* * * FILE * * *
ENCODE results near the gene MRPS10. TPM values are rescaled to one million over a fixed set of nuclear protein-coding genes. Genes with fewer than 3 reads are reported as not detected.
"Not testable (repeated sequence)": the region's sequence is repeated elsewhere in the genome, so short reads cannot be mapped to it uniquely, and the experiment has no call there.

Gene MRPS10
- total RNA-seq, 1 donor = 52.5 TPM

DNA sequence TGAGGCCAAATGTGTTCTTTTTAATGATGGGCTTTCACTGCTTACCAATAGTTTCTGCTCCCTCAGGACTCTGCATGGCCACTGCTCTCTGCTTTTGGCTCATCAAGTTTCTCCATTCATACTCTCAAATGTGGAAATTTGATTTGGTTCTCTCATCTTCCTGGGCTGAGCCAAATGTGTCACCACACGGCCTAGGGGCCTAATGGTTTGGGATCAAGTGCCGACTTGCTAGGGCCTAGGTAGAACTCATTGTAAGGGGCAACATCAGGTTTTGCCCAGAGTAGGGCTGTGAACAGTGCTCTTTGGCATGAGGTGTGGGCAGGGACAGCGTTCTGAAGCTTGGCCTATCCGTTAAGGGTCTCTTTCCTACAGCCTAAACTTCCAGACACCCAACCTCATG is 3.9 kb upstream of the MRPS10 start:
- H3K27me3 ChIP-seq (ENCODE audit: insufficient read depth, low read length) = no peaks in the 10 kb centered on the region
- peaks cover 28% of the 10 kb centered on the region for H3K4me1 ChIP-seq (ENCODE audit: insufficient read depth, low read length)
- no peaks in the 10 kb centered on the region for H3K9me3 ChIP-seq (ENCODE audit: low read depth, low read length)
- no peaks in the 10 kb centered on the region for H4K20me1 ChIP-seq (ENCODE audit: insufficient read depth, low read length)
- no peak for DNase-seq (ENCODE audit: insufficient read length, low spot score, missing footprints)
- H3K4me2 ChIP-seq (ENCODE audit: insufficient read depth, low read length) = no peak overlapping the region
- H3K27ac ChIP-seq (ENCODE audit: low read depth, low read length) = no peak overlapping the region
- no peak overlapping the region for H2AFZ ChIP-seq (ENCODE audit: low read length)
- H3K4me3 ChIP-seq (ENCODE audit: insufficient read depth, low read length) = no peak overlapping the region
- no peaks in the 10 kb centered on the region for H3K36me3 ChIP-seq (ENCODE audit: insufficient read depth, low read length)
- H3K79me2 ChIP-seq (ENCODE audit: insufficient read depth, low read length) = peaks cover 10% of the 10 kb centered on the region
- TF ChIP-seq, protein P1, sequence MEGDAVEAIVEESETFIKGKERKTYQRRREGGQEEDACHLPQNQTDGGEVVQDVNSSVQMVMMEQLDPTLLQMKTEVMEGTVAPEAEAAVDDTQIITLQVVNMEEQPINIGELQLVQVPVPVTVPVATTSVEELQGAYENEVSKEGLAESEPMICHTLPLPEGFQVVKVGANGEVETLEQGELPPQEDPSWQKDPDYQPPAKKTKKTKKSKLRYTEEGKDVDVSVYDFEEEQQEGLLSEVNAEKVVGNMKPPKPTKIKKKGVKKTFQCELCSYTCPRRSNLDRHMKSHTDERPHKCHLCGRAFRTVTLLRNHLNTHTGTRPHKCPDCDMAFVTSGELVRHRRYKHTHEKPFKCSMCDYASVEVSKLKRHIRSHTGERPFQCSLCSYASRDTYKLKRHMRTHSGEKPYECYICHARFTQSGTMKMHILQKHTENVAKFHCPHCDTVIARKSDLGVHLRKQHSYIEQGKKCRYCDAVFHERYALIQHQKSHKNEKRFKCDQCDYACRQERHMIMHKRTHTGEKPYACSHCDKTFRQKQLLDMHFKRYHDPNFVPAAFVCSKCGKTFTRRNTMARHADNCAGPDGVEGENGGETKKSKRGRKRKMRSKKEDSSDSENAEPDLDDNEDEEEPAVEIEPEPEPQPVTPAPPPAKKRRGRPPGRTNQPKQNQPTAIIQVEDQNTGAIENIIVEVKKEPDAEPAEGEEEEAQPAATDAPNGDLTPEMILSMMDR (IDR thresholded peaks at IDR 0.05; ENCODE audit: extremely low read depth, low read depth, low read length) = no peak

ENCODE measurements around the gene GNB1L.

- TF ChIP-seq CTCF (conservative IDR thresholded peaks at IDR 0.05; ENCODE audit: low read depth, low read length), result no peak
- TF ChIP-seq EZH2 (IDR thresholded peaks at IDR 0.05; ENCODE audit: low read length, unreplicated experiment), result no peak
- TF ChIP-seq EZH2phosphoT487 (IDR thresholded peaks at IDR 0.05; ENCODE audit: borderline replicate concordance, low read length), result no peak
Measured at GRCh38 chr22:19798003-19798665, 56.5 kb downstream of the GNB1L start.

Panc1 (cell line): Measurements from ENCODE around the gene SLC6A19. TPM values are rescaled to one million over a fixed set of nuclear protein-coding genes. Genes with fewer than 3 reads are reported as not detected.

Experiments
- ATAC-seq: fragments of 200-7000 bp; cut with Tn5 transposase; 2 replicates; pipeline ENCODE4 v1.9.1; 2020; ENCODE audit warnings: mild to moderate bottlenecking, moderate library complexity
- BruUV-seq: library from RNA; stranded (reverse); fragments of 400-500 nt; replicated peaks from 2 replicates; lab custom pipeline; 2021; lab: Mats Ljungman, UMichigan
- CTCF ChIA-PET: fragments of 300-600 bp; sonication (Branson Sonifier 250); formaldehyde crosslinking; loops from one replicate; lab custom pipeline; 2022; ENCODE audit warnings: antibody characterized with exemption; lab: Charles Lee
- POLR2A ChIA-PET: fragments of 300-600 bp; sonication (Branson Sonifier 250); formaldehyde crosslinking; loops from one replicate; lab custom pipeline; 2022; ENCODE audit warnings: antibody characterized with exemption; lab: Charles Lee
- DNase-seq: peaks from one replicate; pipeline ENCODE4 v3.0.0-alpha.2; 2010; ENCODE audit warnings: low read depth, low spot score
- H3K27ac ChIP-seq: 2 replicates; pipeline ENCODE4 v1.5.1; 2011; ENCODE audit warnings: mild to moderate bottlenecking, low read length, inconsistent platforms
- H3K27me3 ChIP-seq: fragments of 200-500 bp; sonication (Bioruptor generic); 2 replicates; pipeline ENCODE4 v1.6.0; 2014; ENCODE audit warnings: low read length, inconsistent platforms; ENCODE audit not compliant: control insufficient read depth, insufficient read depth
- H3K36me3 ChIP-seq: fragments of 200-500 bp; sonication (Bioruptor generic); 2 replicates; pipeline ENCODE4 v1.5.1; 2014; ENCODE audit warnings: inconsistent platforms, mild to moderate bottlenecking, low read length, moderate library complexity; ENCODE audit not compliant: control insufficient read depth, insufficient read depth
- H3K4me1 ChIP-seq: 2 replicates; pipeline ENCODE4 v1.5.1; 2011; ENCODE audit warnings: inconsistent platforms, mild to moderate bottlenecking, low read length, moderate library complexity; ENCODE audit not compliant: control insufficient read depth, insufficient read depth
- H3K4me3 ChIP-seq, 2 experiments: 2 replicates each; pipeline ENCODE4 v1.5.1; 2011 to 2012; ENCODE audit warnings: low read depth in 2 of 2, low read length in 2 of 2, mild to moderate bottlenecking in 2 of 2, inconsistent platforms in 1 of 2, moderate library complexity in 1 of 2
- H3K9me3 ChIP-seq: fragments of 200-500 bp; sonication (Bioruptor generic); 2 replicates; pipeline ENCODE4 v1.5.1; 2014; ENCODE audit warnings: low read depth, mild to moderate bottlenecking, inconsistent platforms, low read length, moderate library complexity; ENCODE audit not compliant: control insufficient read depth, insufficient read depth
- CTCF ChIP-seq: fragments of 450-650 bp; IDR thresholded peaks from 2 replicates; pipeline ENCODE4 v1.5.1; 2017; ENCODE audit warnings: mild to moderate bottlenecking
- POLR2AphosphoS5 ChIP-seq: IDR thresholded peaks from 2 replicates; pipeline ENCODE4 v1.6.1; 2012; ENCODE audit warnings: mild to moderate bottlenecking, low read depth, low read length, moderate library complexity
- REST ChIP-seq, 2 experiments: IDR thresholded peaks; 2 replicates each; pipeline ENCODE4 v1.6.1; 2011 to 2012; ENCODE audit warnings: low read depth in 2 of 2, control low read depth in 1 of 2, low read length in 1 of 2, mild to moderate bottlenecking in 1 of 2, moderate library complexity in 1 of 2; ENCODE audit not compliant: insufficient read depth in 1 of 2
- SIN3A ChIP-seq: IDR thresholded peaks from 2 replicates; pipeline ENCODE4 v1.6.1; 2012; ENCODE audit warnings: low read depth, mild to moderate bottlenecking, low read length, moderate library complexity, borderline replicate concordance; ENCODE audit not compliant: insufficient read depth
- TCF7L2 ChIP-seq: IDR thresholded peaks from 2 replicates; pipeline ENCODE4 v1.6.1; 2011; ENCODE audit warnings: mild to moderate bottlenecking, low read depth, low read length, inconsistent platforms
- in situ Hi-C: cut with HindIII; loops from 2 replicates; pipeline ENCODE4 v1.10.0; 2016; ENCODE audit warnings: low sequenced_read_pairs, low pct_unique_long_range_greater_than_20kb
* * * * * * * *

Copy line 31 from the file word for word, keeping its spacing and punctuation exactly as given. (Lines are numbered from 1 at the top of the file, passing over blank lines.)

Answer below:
- H3K27me3 ChIP-seq: fragments of 200-500 bp; sonication (Bioruptor generic); 2 replicates; pipeline ENCODE4 v1.6.0; 2014; ENCODE audit warnings: low read length, inconsistent platforms; ENCODE audit not compliant: control insufficient read depth, insufficient read depth